Older children can review the surrounding materials in the book and identify the symbolism in the story regarding communism; what other conditions do people experience in more authoritarian countries? Why is free education for all important? Why would governments
Juliana Lee
A girl tells a story of how her family escaped a poor place where children were not educated (Portugal) to a cold place where everyone wore the same three solid colored sweaters (Czechoslovakia). The children went to school, but the parents were no happier here than they were in their old home. One day their mother unravels three sweaters and makes new sweaters for her children using all three colors in patterns. All the other kids want those too, soon everyone at the park is unraveling old swea ...more
3.5 stars.

I went into this book not knowing anything about it, but curious as to how 3 balls of wool "can change the world." I was surprised to learn a lot about Amnesty International and the Universal Declaration of Human Rights, which I had not known much about before. The story was a fairly deep analogy for the loss of personal freedom under communist regimes, with reference to the "Prague Spring." I feel like the metaphor will sail over most childrens' heads, but I enjoyed it. The illustrati
Joan Marie
Published in partnership with Amnesty International.
Love the color palette and artistic style, end pages.
What a story to share and discuss!

The foreword by Cynthia Gabriel Walsh, Senior Director, organizing Unit, amnesty International USA gives the history of an important declaration - The Universal Declaration of Human Rights, something Amnesty International defends. Back matter gives the history of Portugal from 1962 to 1974, from a dictatorship to a democracy. The back matter also holds The Un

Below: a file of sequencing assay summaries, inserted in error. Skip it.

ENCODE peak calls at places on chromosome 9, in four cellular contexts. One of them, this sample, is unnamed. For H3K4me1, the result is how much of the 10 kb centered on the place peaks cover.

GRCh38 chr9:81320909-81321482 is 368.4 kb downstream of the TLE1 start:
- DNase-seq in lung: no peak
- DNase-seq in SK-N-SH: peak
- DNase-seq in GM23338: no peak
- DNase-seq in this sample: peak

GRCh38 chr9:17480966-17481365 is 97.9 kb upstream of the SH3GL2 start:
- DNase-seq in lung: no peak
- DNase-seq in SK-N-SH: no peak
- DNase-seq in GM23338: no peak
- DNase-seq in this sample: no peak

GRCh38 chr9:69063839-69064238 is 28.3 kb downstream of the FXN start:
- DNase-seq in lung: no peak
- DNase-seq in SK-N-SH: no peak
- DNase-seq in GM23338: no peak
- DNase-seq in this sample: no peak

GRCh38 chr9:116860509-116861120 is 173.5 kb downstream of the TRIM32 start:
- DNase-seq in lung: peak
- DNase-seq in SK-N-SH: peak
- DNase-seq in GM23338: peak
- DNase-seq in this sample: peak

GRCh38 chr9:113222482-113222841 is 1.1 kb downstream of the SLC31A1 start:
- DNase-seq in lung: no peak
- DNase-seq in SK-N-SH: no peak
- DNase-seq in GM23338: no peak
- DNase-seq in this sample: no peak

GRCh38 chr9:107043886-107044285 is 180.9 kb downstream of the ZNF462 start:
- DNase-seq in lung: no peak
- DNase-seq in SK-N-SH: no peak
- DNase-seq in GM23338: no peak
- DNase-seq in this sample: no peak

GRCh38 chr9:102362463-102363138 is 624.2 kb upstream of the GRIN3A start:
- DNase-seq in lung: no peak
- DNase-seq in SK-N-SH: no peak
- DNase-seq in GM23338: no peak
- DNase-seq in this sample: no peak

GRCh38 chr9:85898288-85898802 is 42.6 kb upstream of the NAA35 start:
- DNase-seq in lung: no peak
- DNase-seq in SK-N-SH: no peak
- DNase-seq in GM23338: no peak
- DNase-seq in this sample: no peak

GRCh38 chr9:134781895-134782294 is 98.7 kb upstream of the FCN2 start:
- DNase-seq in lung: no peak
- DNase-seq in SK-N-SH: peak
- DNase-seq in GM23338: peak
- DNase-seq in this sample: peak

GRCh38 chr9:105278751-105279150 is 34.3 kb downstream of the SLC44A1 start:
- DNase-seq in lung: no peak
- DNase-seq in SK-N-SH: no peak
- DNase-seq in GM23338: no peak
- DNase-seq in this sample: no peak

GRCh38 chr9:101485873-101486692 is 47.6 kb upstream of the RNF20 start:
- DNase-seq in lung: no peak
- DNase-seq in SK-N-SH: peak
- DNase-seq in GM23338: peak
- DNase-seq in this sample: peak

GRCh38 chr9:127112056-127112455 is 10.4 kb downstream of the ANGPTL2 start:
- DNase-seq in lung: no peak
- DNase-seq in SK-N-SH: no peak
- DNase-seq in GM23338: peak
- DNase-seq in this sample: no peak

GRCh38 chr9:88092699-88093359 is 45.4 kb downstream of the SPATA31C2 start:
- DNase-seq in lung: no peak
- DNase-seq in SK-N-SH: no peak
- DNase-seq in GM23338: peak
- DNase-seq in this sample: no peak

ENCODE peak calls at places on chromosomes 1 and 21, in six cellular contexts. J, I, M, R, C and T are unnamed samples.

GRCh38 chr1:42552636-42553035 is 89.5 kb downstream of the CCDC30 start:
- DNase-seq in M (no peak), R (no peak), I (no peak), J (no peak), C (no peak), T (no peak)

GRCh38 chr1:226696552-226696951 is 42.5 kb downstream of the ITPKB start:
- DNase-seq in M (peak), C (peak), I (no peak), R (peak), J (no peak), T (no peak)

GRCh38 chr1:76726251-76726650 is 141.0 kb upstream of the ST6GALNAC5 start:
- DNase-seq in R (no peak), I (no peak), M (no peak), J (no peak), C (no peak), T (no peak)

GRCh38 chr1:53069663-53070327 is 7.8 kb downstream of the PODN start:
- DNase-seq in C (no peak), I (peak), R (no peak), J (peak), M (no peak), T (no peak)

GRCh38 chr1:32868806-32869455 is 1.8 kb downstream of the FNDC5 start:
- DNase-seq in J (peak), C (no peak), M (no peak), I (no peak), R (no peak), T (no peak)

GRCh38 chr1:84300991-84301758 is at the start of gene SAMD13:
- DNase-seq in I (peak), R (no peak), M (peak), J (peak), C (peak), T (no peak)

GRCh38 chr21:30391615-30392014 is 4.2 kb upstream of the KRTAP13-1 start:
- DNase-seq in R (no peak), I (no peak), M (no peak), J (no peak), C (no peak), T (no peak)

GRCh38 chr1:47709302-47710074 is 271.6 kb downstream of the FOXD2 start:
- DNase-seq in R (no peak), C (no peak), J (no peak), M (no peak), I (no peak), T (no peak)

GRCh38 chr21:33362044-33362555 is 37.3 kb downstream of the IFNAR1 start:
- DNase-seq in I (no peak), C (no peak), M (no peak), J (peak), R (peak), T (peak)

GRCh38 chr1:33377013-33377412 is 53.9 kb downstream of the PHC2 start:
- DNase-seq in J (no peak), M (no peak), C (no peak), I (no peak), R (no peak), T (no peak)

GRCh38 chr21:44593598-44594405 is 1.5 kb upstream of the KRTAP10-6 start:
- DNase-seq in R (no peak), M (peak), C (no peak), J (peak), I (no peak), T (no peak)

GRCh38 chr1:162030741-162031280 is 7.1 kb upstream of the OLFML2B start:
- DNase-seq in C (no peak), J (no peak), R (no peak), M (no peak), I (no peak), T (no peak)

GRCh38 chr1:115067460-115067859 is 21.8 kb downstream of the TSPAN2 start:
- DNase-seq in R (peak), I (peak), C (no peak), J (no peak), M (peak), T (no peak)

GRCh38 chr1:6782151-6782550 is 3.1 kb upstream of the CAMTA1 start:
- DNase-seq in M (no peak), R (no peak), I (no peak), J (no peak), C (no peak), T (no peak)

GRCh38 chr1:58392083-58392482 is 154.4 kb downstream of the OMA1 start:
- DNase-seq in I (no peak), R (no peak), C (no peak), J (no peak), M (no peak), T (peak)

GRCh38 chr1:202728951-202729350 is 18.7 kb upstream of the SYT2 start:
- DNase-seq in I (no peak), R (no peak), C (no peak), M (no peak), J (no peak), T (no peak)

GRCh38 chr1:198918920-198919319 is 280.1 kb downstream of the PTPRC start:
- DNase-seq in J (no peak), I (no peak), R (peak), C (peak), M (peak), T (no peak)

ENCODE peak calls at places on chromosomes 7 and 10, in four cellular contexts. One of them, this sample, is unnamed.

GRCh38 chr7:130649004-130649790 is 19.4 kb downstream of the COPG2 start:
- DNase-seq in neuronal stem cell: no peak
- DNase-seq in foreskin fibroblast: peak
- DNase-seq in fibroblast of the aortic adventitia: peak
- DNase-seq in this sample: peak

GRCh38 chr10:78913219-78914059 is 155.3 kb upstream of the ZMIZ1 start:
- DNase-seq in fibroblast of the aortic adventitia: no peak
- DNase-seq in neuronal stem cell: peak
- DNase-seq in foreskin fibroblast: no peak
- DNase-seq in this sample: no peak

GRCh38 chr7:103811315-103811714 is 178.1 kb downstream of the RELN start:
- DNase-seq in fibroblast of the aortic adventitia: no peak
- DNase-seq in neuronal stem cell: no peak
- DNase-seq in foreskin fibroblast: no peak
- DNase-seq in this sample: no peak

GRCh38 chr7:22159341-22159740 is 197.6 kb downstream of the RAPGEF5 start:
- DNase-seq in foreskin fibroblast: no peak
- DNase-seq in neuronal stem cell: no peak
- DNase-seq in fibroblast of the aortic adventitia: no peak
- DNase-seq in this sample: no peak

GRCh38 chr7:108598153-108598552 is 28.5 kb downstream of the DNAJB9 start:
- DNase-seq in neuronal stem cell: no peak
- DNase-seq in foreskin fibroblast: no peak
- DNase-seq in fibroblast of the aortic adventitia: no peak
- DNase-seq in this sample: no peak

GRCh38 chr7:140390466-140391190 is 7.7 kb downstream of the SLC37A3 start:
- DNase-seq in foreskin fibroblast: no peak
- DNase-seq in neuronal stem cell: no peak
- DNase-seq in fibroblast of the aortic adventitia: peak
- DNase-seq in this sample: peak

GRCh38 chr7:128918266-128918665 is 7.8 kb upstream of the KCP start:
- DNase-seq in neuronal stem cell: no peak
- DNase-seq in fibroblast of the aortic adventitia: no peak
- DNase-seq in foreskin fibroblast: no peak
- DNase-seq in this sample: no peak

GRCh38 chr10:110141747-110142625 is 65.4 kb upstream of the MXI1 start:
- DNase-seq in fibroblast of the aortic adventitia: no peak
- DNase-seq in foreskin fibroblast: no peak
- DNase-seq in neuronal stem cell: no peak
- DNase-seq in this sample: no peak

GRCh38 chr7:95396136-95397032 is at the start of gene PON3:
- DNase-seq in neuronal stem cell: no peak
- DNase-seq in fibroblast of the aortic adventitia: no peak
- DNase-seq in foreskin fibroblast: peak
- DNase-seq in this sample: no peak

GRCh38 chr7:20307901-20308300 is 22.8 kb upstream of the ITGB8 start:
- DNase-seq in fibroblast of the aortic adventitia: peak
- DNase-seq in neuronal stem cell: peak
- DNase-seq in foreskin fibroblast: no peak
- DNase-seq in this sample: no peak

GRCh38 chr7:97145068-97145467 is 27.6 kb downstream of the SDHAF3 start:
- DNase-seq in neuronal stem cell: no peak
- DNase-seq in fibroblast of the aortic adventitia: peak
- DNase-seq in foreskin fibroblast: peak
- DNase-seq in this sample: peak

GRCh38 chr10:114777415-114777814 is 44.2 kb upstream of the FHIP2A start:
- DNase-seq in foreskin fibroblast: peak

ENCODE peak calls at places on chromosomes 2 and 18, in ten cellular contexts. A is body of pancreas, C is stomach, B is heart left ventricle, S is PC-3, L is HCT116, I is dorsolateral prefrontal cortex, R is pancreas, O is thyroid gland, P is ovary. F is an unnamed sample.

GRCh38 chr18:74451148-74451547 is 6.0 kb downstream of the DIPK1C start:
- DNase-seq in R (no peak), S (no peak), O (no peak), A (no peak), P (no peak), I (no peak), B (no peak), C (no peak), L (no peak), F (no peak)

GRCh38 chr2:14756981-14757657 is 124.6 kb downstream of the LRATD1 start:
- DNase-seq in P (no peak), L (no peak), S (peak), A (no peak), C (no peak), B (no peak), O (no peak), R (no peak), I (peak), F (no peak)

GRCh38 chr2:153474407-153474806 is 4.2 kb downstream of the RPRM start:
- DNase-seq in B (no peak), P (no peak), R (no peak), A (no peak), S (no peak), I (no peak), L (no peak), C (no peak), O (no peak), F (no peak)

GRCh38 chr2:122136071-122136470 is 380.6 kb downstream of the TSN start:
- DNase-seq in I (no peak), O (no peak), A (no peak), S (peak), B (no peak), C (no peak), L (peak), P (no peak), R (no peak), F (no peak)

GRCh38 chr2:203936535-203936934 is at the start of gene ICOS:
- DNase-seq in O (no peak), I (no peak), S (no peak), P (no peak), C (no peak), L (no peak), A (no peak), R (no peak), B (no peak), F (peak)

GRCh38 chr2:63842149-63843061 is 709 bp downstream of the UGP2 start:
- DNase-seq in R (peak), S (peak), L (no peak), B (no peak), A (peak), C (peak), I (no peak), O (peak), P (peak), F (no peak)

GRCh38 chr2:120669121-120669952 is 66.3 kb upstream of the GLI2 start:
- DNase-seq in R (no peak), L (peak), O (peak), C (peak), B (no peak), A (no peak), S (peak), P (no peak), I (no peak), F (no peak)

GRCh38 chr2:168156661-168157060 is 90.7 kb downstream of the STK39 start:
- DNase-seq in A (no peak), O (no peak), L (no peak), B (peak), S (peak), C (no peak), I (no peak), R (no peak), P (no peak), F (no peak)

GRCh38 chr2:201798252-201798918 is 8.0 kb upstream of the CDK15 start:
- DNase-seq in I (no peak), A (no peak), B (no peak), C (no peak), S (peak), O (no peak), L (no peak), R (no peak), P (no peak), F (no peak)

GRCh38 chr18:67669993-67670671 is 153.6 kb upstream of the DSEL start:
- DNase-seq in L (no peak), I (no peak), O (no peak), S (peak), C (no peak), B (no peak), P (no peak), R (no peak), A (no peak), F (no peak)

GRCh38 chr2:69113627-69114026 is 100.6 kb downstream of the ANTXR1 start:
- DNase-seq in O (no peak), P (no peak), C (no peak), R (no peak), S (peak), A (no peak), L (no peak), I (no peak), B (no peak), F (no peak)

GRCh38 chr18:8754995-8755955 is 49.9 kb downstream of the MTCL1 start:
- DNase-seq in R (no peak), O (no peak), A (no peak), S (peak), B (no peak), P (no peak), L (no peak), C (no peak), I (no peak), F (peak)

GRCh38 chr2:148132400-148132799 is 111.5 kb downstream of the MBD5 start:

Jan 27, 2018 rated it liked it
This book on asylum seekers is very apropos, but sentimental and sweet in a way I think only older children will understand--young children may just see this as an uneventful book about knitting. Recommended grades 4-12, for use in a school history classroom.
Nov 30, 2017 rated it it was ok
Shelves: picture-books
Not lots here to keep child readers engaged. The messages about Communism and Fascism are deeply hidden. Maybe a good picture book for older readers, if it's paired with a lot of additional research.
Alyssa Gudenburr
A story about immigration and knitting. A great read aloud for older elementary children.
Jan 06, 2019 rated it liked it
Generally enjoyed the illustration style, but showing the knitting needles pointing down was so jarring.
Jan 19, 2018 rated it really liked it
This book is for older children - upper elementary through high school. The story of the wool sweaters is symbolic of the conformity demanded by communism.
Miss Sarah
Mar 03, 2018 rated it it was ok
A heavy story about a family fleeing communism and landing in another country where only three clothing colors are allowed. Can they change? Elementary.
May 08, 2018 rated it really liked it
I love the way the author makes integration a process of infusing some of your old life into your new life.
This story is based on the tale of a family who left Portugal in the late 1960s to flee the dictatorship there. They lived in Algeria, Romania and finally Czechoslovakia.